There were 39 women spies in the SOE, Churchill’s Special Operation Executive. All of them played a part in the success of the Allies in WWII. Their heroic actions are captured in a book by Sarah Rose called “D-Day Girls” that reminded us that there are many heroic actions behind the scenes in WWII that helped lead to the Allied Victory.
Odette Sansom, Lise de Baissac, Andrée Borrel, Women Spies
Andrée Borrel joined the French Resistance, aiding primarily British airmen who had been shot down over Nazi territory. She fled to Portugal and then moved to London to continue the fight. She was recruited by the SOE, and became the first woman paratrooper, jumping out of an airplane over France. She was captured in 1942.
Katie Sanders wrote in WeAreTheMighty:
Nazis, allegedly leveraging intelligence from a double agent, arrested Borrel and fellow Physician leaders in June 1943. After being interrogated and imprisoned around Paris, she was transferred to the Natzweiler-Struthof concentration camp in July 1944 with three other female SOE agents and executed a month after D-Day.
Even from prison, she is said to have continued fighting by inserting coded messages about her captors in several letters to her sister. She was 24.
Lise de Baissac, 37, was the jumping partner of Borrel. She helped set up underground networks from an apartment she chose next to Gestapo Headquarters in Poitiers, France.
After her cover was blown, the SOE airlifted her back to England, where she trained other SOE agents. But she jumped once again back into France to meet her brother, Claude de Blaissac. She became the second in command of Resistance troops. Together with other Resistance fighters in Normandy, they attacked numerous Nazi communications, blew up bridges, roads and railways.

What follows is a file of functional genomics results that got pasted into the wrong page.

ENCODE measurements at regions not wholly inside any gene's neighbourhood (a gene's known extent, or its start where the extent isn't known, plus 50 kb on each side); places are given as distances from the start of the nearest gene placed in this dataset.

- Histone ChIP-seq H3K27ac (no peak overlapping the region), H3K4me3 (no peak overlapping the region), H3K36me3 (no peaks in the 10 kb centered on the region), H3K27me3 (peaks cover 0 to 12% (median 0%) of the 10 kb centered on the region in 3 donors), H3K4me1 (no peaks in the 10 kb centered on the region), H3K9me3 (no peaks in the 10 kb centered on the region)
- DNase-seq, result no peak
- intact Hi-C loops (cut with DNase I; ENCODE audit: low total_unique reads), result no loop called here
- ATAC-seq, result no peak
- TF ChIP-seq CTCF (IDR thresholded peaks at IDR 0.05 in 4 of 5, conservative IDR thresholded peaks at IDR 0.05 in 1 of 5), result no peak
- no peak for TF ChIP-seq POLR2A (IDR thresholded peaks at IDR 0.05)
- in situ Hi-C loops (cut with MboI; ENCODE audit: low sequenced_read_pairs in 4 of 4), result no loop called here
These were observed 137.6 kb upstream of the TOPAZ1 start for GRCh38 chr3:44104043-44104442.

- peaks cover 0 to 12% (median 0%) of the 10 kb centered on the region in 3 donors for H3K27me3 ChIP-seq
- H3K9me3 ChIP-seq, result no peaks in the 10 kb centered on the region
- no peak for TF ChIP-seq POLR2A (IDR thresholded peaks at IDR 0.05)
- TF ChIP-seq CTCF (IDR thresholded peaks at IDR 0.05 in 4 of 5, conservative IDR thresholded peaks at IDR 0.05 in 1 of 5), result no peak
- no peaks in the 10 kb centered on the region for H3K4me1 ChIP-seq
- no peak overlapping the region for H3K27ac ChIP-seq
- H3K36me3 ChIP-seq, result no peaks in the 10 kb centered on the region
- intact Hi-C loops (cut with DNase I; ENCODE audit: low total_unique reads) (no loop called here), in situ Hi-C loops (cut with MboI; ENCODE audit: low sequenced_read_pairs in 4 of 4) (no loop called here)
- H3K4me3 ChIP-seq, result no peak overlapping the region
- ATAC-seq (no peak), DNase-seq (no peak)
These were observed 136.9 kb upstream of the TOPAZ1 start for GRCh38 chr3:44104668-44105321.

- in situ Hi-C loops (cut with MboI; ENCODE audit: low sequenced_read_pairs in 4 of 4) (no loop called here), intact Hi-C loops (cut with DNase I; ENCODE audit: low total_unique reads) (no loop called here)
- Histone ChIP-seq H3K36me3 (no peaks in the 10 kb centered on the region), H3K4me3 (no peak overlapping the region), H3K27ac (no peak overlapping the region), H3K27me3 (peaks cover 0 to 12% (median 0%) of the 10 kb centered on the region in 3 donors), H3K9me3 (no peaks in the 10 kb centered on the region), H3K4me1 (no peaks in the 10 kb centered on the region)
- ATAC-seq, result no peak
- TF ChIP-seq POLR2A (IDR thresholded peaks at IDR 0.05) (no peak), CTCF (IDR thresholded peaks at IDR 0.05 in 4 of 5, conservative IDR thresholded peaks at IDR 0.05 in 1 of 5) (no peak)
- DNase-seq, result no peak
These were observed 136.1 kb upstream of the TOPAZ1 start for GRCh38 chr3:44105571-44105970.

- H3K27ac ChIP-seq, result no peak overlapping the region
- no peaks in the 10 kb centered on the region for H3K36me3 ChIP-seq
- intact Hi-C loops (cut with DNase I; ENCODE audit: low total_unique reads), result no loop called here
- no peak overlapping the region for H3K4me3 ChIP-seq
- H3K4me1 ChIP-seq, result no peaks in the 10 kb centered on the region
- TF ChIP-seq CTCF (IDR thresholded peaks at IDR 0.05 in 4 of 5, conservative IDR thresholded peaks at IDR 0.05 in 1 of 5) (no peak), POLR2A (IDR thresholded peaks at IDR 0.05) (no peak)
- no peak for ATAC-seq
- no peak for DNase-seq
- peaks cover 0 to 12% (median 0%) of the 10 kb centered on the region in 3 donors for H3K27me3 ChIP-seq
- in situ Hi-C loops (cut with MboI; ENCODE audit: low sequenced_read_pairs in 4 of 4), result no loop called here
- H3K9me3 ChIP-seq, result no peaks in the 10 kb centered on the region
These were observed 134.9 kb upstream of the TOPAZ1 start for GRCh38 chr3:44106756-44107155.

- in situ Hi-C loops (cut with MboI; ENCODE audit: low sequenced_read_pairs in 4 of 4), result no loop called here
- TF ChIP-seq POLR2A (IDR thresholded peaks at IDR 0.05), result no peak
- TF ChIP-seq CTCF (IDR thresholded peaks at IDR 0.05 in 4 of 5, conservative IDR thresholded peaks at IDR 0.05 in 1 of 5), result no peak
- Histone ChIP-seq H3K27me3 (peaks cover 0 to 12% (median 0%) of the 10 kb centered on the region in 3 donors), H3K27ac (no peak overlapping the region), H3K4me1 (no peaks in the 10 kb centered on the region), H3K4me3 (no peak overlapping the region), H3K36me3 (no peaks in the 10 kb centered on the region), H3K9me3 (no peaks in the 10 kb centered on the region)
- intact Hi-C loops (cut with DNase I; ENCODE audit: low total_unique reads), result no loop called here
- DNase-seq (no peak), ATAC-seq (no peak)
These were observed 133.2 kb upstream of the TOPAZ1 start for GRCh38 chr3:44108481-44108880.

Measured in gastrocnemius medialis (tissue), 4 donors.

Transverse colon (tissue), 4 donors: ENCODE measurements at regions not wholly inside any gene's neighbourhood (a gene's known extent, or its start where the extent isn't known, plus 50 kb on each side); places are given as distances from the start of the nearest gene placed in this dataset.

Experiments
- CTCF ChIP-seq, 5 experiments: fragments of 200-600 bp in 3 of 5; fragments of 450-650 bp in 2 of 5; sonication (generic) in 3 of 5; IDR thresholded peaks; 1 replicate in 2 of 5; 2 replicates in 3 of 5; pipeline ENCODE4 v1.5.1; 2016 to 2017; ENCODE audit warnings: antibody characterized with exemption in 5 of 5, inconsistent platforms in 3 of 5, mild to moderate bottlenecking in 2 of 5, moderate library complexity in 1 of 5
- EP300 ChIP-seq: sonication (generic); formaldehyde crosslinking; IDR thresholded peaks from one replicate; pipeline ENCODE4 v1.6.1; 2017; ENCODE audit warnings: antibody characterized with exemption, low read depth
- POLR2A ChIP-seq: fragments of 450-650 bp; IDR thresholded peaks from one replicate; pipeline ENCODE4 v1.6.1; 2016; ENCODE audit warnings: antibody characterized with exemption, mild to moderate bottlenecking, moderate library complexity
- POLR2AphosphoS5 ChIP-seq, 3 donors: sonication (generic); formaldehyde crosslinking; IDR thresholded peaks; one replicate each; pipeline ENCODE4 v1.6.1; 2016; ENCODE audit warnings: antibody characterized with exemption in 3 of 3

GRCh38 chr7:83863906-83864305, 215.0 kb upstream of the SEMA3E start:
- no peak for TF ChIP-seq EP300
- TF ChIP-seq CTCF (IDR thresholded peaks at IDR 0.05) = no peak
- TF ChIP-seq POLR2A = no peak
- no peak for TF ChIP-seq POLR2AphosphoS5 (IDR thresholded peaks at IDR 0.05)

On June 5, 1944, “She biked for three days, speeding through Nazi formations, sleeping in ditches, and reaching her brother and their Resistance circuit headquarters in Normandy. As the bloody Normandy campaign raged and the Allies struggled to penetrate the Axis front, the de Baissacs continued leading espionage and sabotage operations. They gathered intelligence on enemy positions and transmitted messages back to England, helping lay the groundwork for Operation Cobra, the Allied breakout in which U.S. Army forces came out of the peninsula and pierced Hitler’s front line seven weeks after D-Day.” Katie Sanders in WeAreTheMighty
Today we remember Lise de Baissac, second in command of resistance troops in Normandy throughout the summer of 1944.
“It was death on one side, life on the other”
#WWII #DDay75 pic.twitter.com/4sS0O0CXaN— Sarah Rose (@thesarahrose) June 6, 2019
Lise survived the war and went to work for the BBC after.
Odette Sansom, also a member of the SOE, set up clandestine radio networks, coordinated parachute drops, and armed Resistance fighters in addition to blowing up Nazi rail lines. She and her commanding officer, Peter Churchill were arrested by the Gestapo in April of 1943.
She was sent to the notorious Ravensbrück Concentration camp. During her incarceration, she was tortured, beaten, her back broken, her toenails pulled out of her body, and her body burned in an attempt to get her to talk. She is said to have told them, “I have nothing to say.”
And yet she survived. After the war, the information she gathered helped to convict the commandant of the camp, Fritz Suhren, and other SS officers of war crimes.
There are literally thousands of heroic acts in the stories of WWII, most of which the average person is unaware. From our troops who landed on the beaches of Normandy to the women spies of the French Resistance, their lives were in jeopardy every day. We owe them all a tremendous debt of gratitude.
Featured photo: Left: Andrée Borrel Center: Lise de Baissac Right- Odette Sansom